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Some mHealth Apps Aren’t Making Privacy a Priority

A new study finds that health and wellness apps in particular aren't making privacy policies easily available to users, even though they are collecting sensitive data.

- An analysis of privacy policies for mHealth apps finds that health and fitness apps aren’t keeping up with the rest of the industry – even though some are capable of gathering “particularly intimate details of a user’s life.”

A study by the Future of Privacy Forum finds an overall improvement in the mHealth industry, with 76 percent of apps surveyed having a privacy policy – an 8 percent increase since the last survey in 2012. More importantly, 71 percent of the most popular mHealth apps have a link to that policy on the app platform listing page, enabling users to ensure that an app is effective before downloading it.

But among health and fitness apps, that percentage drops to 61 percent. Among apps that track sleep patterns, only 54 percent link to a privacy policy from the app store, while only 63 percent of apps that help women track and predict fertility offer that link.

“Given that some health and fitness apps can access sensitive, physiological data collected by sensors on a mobile phone, wearable or other device, their below-average performance is both unexpected and troubling,” the report states.

Conducted this past spring and summer with an eye toward what they called “more sensitive categories of apps,” FPF researchers accessed the top mHealth apps in both the iOS App Store and Google Play. They first examined the app listing page for a hyperlink to a privacy policy, then checked on the developer’s website for a policy. If neither location offered a link to a privacy policy, the researchers downloaded the app and continued their search.

Among their findings was a marked difference in transparency between free and paid apps. Some 86 percent of the free apps have an accessible privacy policy, while only 66 percent of the paid apps have a policy. Researchers noted that free apps are usually sustained by advertising, and often are required to disclose their tracking practices to comply with that industry’s standards.

The analysis of fertility apps offers both good and bad news. Researchers noted that 80 percent of all fertility apps, including those that track periods, offer a privacy policy, which places this category higher than not only health and fitness apps but mHealth apps overall. However, only 63 percent of those apps make that policy available on the app store listing page.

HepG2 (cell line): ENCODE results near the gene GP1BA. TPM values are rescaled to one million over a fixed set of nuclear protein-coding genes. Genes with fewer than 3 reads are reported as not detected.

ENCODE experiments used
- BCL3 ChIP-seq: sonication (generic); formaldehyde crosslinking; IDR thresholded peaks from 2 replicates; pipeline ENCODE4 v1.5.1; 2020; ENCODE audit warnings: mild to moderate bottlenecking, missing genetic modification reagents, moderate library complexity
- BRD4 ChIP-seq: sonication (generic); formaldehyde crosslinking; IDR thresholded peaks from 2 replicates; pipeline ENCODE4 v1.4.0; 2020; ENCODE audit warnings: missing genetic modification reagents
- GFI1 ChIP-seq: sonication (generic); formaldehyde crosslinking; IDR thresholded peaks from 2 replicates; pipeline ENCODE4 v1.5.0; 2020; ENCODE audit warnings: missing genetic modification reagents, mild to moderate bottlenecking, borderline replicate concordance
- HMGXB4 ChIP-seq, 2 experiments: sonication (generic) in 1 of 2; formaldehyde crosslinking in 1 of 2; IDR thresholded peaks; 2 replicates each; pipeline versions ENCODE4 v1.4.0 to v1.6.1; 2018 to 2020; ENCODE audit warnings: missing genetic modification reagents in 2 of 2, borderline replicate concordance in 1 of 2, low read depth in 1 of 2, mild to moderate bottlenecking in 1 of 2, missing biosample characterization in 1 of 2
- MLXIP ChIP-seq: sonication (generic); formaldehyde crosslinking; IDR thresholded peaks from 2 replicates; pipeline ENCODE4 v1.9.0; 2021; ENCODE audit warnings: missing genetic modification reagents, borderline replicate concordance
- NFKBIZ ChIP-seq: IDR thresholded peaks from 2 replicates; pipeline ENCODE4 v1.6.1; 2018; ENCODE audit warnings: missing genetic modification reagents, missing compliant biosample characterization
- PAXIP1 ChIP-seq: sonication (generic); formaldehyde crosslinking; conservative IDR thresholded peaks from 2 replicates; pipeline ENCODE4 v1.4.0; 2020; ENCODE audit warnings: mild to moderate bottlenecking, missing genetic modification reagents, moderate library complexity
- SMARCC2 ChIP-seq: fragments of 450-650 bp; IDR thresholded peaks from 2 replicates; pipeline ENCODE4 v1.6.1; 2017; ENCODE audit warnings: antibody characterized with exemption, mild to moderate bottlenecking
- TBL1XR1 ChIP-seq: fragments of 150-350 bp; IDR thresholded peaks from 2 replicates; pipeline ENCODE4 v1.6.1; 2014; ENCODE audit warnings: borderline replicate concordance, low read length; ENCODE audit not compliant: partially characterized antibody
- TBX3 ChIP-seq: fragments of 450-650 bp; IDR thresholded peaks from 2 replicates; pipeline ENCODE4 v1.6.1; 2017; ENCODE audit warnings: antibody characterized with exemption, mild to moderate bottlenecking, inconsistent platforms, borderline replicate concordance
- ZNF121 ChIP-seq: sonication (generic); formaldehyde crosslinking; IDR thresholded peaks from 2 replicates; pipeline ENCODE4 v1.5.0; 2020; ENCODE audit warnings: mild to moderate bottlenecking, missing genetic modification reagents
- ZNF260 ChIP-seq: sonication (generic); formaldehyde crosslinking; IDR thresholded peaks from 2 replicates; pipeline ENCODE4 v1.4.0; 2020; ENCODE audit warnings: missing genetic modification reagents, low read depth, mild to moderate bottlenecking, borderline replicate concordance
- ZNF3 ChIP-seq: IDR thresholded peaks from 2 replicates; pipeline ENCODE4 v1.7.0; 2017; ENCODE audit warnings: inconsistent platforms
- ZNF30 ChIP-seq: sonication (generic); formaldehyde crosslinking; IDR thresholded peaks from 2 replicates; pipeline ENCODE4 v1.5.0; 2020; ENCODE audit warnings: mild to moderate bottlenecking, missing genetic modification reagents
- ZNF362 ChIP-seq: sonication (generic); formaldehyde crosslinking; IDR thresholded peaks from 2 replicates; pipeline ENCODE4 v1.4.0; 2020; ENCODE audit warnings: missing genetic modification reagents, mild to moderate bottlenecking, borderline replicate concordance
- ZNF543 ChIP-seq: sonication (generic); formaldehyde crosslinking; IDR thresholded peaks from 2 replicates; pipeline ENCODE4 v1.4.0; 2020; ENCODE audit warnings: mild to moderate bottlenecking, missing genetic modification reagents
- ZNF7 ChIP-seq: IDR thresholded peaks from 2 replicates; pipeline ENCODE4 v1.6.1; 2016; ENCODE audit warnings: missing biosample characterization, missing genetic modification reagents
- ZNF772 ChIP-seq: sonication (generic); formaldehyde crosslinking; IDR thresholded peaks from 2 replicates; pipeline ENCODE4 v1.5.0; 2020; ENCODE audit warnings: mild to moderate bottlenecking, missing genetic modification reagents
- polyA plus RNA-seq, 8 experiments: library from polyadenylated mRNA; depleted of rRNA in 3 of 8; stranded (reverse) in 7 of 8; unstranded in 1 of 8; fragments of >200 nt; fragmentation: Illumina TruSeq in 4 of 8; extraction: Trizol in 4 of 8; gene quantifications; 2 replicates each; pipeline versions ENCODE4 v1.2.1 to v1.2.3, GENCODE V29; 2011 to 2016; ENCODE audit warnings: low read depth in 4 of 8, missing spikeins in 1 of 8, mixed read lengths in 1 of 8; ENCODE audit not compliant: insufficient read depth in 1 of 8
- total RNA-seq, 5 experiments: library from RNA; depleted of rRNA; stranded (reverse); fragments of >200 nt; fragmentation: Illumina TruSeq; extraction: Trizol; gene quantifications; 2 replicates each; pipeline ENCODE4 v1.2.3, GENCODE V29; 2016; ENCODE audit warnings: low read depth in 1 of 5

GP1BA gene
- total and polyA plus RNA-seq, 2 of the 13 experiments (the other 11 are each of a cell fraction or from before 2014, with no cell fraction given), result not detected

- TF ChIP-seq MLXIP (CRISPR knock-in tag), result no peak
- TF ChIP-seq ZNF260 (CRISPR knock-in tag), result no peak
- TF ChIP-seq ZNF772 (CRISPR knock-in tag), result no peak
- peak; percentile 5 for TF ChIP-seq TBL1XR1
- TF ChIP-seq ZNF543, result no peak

“If a user must search out a developer’s website on their own, or download (and perhaps purchase) an app before discovering how and where her intimate information will be collected, used, shared and protected, it will be much more difficult for her to make an informed decision about her privacy and app use,” the study noted.

Sleep-aid apps also fared poorly in the study. Only 66 percent of those apps offer a privacy policy, and only 54 percent – barely more than half – link to the policy on the app store listing page.

“Tracking when a user typically tries to sleep (or wake up) can reveal whether they’re a morning person, or work a night shift or are away from home,” the study noted. “It might reveal whether an individual has insomnia, or another sleep disorder. It might also be the case that apps with a more limited purpose (e.g., to play a certain sound, or maintain a certain light level) ask for unusual permissions – such as access to a phone’s contacts, photos, or network connections. Importantly, privacy policies can help explain to users why this data is collected and how it is used.”

The study offers encouragement that the mHealth app industry is moving in the right direction on data privacy and security, but there’s still work to be done. As healthcare providers look to incorporate mHealth into their practices, they and their patients will want assurance that the apps they’re using are trustworthy. And they’ll want that assurance before downloading the app.

On another note, the study touches on another issue plaguing the mHealth ecosystem: the blurry line between mHealth and health and wellness. More and more apps in the latter category are trending into healthcare uses, and collecting data that qualifies as personal health information (PHI). The developers of those apps need to take extra measures to safeguard that data.

“While most apps do provide consumers with the most basic notices about how their personal data will be collected, used and shared, it’s also clear that a significant number do not,” the report concludes. “Although a privacy policy is only a starting point for protecting individuals’ privacy, it is an important baseline standard all around the world. Now more than ever, it is important for consumers to take a moment to look for – and look through – an app’s privacy policy before downloading it to their devices.”

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